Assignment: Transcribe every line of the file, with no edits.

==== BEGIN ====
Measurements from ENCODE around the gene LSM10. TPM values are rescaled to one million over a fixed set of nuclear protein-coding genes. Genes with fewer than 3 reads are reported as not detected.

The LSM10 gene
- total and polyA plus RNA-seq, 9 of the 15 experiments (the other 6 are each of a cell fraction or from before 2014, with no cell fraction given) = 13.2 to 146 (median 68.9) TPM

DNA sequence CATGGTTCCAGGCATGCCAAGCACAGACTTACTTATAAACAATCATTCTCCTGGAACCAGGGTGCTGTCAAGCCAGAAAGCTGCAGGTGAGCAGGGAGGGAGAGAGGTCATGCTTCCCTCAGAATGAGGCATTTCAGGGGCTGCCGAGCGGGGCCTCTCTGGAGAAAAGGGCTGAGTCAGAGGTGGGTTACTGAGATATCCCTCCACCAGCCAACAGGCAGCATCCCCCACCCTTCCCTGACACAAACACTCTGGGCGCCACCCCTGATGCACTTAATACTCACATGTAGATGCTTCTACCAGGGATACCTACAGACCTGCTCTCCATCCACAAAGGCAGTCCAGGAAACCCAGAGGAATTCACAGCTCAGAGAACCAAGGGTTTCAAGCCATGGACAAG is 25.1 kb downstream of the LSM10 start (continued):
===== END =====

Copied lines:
Measurements from ENCODE around the gene LSM10. TPM values are rescaled to one million over a fixed set of nuclear protein-coding genes. Genes with fewer than 3 reads are reported as not detected.

The LSM10 gene
- total and polyA plus RNA-seq, 9 of the 15 experiments (the other 6 are each of a cell fraction or from before 2014, with no cell fraction given) = 13.2 to 146 (median 68.9) TPM

DNA sequence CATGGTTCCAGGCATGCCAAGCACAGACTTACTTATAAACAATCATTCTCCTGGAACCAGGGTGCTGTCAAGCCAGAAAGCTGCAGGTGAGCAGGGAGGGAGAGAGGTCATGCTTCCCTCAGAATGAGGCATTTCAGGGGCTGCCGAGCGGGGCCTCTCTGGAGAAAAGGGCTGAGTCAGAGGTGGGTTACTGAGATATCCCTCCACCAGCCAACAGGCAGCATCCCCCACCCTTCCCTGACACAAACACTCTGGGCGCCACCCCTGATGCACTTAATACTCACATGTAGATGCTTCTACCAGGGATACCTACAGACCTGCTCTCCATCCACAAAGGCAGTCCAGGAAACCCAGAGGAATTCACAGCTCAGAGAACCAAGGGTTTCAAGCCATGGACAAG is 25.1 kb downstream of the LSM10 start (continued):